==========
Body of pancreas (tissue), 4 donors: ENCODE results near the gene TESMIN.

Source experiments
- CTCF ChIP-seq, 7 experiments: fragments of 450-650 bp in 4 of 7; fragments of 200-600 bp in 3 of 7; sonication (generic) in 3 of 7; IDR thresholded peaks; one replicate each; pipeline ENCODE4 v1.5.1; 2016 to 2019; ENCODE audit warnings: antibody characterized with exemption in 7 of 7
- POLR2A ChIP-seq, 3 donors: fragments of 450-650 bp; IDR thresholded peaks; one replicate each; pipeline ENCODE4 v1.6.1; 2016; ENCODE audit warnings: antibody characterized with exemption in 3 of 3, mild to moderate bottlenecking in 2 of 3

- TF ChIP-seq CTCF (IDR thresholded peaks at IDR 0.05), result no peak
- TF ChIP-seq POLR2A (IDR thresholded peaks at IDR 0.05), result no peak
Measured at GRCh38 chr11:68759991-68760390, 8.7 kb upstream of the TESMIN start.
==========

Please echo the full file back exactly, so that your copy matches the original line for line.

Body of pancreas (tissue), 4 donors: ENCODE results near the gene TESMIN.

Source experiments
- CTCF ChIP-seq, 7 experiments: fragments of 450-650 bp in 4 of 7; fragments of 200-600 bp in 3 of 7; sonication (generic) in 3 of 7; IDR thresholded peaks; one replicate each; pipeline ENCODE4 v1.5.1; 2016 to 2019; ENCODE audit warnings: antibody characterized with exemption in 7 of 7
- POLR2A ChIP-seq, 3 donors: fragments of 450-650 bp; IDR thresholded peaks; one replicate each; pipeline ENCODE4 v1.6.1; 2016; ENCODE audit warnings: antibody characterized with exemption in 3 of 3, mild to moderate bottlenecking in 2 of 3

- TF ChIP-seq CTCF (IDR thresholded peaks at IDR 0.05), result no peak
- TF ChIP-seq POLR2A (IDR thresholded peaks at IDR 0.05), result no peak
Measured at GRCh38 chr11:68759991-68760390, 8.7 kb upstream of the TESMIN start.